Matching sorting online dating markets
The quiz that had brought them together was part of a multi-year study called the Marriage Pact, created by two Stanford students.
Using economic theory and cutting-edge computer science, the Marriage Pact is designed to match people up in stable partnerships.
Seventeen years later, two Stanford classmates, Sophia Sterling-Angus and Liam Mc Gregor, landed on a similar concept while taking an economics class on market design.
Each person would fill out a detailed survey, and the algorithm would compare their responses to everyone else’s, using a learned compatibility model to assign a “compatibility score.” It then made the best one-to-one pairings possible — giving each person the best match it could — while also doing the same for everyone else.
Mc Gregor and Sterling-Angus read through academic journals and talked to experts to design a survey that could test core companionship values.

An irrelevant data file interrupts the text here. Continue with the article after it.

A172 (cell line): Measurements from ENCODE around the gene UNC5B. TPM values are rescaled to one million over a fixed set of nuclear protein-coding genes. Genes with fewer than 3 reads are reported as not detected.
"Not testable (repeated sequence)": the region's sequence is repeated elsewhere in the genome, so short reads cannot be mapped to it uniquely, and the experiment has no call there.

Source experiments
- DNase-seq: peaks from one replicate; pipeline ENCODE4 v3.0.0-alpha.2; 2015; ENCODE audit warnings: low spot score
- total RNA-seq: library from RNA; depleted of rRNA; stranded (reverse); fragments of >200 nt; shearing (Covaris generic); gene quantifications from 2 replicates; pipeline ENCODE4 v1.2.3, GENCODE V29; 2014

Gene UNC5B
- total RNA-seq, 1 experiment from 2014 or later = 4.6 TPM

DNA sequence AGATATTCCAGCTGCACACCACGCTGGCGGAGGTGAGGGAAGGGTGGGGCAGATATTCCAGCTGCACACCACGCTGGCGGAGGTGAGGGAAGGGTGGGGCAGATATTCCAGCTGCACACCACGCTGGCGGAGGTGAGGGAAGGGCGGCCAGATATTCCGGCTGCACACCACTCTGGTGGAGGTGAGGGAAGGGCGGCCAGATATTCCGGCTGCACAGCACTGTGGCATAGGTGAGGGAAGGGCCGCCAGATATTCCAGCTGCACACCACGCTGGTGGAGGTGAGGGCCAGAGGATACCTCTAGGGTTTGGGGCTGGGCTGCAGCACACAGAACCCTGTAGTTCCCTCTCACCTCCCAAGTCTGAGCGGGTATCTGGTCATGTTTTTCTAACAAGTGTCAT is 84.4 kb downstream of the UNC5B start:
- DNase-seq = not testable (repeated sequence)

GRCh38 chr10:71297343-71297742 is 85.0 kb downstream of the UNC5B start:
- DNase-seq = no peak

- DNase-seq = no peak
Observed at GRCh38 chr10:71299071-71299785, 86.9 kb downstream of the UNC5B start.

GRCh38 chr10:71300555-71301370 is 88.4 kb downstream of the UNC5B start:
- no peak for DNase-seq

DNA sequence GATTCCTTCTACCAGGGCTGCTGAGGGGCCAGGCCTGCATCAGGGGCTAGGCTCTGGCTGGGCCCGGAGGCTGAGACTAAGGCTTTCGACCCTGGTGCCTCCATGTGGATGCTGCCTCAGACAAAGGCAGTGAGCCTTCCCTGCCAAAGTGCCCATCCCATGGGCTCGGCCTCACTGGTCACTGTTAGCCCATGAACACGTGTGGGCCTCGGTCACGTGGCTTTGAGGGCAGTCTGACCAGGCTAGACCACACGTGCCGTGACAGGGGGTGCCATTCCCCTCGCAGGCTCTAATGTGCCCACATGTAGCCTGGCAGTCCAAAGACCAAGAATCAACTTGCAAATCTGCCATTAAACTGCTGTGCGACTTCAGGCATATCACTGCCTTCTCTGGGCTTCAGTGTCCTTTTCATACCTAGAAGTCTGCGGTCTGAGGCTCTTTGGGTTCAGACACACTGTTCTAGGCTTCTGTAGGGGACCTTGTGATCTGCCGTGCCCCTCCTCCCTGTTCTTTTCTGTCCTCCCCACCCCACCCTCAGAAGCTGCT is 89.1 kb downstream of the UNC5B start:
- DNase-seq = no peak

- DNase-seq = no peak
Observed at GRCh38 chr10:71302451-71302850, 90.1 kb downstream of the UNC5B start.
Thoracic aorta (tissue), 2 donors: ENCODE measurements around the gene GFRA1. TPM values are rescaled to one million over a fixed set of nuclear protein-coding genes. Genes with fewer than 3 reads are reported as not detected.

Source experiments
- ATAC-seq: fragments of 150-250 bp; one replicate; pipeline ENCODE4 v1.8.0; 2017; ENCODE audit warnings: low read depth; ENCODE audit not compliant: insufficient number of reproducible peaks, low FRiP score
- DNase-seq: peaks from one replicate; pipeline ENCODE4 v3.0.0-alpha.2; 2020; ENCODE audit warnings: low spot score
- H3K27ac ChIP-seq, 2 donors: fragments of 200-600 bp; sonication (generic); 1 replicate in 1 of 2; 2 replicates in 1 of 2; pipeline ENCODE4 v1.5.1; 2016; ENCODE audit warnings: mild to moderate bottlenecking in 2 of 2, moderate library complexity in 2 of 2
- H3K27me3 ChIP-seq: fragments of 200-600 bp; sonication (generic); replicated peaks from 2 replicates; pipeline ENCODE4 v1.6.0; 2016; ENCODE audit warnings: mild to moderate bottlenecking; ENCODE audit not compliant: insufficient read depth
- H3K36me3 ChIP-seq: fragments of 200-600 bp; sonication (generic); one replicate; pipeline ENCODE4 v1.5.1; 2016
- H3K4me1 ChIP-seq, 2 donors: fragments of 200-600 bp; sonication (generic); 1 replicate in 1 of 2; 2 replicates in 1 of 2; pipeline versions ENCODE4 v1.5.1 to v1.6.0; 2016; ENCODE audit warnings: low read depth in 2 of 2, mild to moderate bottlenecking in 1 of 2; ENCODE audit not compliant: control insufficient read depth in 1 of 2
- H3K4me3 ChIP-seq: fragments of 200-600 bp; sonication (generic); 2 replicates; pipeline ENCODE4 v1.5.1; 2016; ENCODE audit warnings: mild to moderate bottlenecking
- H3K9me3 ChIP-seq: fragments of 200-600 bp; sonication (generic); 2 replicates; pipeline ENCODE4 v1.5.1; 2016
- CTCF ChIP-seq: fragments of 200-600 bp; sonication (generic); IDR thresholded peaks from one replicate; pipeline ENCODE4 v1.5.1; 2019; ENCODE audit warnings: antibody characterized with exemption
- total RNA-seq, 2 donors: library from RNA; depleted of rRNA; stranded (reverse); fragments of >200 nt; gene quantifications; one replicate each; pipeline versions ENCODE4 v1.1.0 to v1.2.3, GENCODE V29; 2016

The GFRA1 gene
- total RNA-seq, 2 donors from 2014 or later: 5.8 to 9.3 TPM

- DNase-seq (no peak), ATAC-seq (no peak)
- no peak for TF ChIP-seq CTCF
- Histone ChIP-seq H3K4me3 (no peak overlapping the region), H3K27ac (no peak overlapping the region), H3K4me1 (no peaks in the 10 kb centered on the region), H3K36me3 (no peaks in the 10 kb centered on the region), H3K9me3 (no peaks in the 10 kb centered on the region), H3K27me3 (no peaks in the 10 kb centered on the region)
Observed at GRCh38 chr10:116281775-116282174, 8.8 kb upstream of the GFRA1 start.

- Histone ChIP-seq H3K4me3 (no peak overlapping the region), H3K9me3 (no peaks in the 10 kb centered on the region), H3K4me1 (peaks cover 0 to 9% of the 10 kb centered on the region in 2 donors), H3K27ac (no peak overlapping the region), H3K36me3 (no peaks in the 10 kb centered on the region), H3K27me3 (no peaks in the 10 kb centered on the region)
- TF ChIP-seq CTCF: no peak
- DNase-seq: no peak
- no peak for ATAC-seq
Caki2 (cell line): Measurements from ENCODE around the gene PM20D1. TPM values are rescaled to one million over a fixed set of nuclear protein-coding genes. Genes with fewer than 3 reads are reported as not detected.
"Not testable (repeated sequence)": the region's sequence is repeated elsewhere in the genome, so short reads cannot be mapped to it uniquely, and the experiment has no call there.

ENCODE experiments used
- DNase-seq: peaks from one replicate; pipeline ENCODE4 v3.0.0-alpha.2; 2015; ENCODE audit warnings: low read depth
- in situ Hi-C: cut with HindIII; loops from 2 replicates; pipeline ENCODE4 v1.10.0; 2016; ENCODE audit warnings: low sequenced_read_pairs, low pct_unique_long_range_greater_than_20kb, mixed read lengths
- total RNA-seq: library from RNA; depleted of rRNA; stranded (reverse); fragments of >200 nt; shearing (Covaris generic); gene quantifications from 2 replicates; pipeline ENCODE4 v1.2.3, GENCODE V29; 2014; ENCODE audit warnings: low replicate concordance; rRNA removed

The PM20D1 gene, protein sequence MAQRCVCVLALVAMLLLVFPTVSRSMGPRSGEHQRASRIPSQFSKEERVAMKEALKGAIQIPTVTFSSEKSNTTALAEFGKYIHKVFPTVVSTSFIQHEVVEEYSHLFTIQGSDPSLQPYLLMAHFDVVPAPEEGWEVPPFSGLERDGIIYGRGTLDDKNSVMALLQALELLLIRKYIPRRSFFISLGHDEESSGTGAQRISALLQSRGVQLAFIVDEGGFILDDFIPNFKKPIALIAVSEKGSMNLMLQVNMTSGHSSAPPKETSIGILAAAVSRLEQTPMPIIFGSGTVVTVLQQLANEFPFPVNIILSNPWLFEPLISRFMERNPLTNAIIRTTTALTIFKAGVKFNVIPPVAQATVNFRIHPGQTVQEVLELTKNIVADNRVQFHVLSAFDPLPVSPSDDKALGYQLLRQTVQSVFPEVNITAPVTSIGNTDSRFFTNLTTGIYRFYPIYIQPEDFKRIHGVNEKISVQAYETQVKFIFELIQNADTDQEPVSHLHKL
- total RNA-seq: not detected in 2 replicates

It had questions like: How much should your future kids get as an allowance? Do you think you’re smarter than most other people at Stanford? Then they sent it to every undergraduate at their school. “Finding a life partner is probably not a priority right now. But years from now, you may realize that most viable boos are already hitched. When they closed the survey a few days later, they had 4,100. At around 11 pm the following Monday, they sent out the results. Resident assistants texted them saying the freshmen dorms were in chaos, and the Stanford memes Facebook page — where students share campus-specific humor — was awash in Marriage Pact content.
At that point, it’s less about finding ‘the one’ and more about finding ‘the last one left.’ Take our quiz, and find your marriage pact match here.” They hoped for 100 responses. Streiber, the English major who would go on to meet her match for coffee and discover how much they had in common, remembers filling out the survey with friends.
That’s what Mc Gregor and Sterling-Angus were after — a sort of romantic safety net that prioritized stability over initial attraction.